Abstract: Widespread Occurrence of Laumontite in Late Mesozoic and Tertiary Basins of Pacific Margin
Richard J. Stewart, Thane H. McCulloch
Laumontite is widespread as an alteration product in feldspathic sandstones and tuffaceous rocks that have undergone "burial metamorphism" at moderate depths. It is present in many late Mesozoic and Tertiary sedimentary basins of the Pacific margin as pore-filling cement, partial replacements of detrital plagioclase grains, rare detrital-carbonate clasts, and volcanic glass, and in veins. Volcanic detritus apparently is not required for laumontite formation because some marine arkosic sandstones that totally lack volcanic detritus contain abundant laumontite. However, as many workers have reported, volcaniclastic and tuffaceous strata are especially susceptible to laumontitization.
Observations of sandstones in three California oil fields, presently at maximum burial depths, suggest that threshold conditions for formation of laumontite in feldspathic marine sandstones without volcanic detritus are 120.5 ± 0.5°C at ~300 bars. A further requirement appears to be abundantly available hyposaline water (17,000 to 20,000 ppm) dominated by Na+ and Cl-, at a pH near 7 in sandstones, initially of reservoir quality (average porosity of 20% and average permeability of 25 md).
Published data about laumontite occurrences suggest that laumontite formation is suppressed by pore fluids of high salinity, by high partial pressure of CO2, by early diagenetic conversion of smectite to pore-lining chlorite cement, and by low-permeability regions where supplies of pore fluids are limited. Laumontite forms most readily in the presence of abundant vitric debris, in high-permeability regions, where geothermal gradients are high, and in fluvial deposits. The crystallized threshold for laumontite apparently may have been depressed to temperatures as low as 75°C in some nonmarine sequences where geothermal gradients are high. Our observations indicate that laumontite does not occur--even where present temperatures substantially exceed 120°C--in rocks t at were buried rapidly and in which compaction in temporarily cool environments produced intensive early reduction of sandstone permeability.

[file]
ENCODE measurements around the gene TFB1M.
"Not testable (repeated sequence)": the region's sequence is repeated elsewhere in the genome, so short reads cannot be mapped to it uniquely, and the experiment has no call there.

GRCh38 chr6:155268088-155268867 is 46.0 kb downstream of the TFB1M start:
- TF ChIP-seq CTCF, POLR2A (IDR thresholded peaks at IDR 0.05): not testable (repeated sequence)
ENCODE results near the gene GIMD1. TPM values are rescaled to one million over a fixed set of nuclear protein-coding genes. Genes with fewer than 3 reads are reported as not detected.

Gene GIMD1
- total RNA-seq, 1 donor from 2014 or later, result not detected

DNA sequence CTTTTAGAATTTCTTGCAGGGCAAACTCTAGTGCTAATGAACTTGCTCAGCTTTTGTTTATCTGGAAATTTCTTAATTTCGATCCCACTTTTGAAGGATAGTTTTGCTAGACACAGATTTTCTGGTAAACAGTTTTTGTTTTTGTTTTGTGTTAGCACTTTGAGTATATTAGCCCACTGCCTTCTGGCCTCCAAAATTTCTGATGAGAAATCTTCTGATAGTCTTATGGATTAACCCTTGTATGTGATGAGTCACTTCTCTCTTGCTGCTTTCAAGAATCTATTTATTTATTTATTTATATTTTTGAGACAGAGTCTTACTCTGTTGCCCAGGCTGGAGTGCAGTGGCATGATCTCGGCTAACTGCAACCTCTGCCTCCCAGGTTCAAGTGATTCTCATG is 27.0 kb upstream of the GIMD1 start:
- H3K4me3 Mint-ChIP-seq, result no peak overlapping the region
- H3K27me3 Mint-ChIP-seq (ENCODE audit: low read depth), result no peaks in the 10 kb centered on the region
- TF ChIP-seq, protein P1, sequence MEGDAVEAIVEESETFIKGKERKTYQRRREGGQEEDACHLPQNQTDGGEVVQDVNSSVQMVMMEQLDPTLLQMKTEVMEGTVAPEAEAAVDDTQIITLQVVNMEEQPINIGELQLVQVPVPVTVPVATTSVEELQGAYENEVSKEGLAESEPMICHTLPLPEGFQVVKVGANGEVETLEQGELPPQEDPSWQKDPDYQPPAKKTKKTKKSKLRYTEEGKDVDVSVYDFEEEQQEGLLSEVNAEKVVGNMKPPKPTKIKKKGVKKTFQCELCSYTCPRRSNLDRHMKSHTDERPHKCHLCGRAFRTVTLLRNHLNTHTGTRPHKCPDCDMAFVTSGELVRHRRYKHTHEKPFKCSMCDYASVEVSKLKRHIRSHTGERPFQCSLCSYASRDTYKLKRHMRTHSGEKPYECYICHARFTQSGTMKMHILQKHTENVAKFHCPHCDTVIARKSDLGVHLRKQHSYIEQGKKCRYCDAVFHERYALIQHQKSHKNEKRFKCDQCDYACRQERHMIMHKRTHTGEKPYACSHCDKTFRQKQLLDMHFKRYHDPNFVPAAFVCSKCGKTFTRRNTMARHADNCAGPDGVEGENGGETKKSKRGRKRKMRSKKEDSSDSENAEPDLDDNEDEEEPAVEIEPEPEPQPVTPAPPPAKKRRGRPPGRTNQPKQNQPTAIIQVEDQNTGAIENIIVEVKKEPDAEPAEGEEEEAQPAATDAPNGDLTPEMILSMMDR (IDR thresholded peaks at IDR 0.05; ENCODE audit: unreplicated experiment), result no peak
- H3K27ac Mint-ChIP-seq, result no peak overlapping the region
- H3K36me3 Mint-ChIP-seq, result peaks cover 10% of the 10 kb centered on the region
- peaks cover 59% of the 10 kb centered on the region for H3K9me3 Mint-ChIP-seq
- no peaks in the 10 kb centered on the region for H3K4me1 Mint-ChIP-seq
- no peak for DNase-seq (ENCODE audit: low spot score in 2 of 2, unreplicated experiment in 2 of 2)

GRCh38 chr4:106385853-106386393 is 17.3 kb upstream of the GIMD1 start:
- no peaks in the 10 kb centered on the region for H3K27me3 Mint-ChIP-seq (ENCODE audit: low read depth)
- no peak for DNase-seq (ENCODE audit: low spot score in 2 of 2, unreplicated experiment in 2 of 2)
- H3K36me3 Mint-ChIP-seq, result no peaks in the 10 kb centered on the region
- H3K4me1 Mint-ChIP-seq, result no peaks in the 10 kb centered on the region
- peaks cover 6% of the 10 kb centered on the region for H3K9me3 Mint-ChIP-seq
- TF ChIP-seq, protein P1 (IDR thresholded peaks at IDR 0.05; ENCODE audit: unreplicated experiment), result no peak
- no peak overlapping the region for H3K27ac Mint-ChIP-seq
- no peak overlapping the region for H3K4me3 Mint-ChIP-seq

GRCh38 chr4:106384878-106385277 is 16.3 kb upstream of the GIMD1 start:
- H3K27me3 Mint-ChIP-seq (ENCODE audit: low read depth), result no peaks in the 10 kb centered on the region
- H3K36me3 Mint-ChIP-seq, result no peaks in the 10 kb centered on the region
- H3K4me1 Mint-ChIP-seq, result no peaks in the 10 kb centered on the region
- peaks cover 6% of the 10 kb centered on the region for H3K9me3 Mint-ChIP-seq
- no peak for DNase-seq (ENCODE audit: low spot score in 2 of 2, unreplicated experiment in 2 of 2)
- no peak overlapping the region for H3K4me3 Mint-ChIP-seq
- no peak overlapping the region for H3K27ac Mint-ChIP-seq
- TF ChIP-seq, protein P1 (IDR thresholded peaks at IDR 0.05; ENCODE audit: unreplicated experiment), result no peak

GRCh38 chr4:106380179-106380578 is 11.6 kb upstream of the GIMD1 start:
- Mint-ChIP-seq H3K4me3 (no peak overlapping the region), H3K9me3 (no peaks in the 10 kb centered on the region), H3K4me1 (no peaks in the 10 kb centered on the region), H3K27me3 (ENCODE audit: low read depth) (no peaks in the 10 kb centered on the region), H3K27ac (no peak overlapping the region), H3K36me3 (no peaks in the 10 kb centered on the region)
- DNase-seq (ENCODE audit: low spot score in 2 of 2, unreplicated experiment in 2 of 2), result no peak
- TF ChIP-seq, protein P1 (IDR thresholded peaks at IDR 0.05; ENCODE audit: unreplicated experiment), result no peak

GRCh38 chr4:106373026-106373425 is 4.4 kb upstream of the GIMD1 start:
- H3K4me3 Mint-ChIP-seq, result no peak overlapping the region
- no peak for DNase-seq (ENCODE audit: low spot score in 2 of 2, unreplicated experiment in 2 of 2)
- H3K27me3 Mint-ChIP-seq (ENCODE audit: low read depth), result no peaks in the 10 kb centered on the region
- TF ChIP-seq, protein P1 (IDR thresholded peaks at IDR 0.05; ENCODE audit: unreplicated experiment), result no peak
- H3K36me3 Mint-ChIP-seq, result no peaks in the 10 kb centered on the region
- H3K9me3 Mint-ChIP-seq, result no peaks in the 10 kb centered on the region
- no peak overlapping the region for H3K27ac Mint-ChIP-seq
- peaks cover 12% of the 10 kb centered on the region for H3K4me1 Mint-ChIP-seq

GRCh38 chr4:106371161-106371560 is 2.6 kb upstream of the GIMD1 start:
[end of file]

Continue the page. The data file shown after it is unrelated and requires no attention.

Laumontitization can be either regional or highly localized, both vertically and horizontally. Variable permeabilities and lithologies control localization to a greater extent than do burial depth or temperature. Probably because of their superior permeabilities, petroleum-reservoir feldspathic sandstones appear to be selective targets for laumontite formation where other threshold conditions are satisfied. Destruction or serious degradation of reservoir quality is a result. Furthermore, the threshold temperature for laumontite formation is within the range probably needed for petroleum generation from source rocks. For these reasons, criteria should be established for distinguishing between regional and localized occurrences of laumontized sandstones.
AAPG Search and Discovery Article #90969©1977 AAPG-SEPM Rocky Mountain Sections Meeting, Denver, Colorado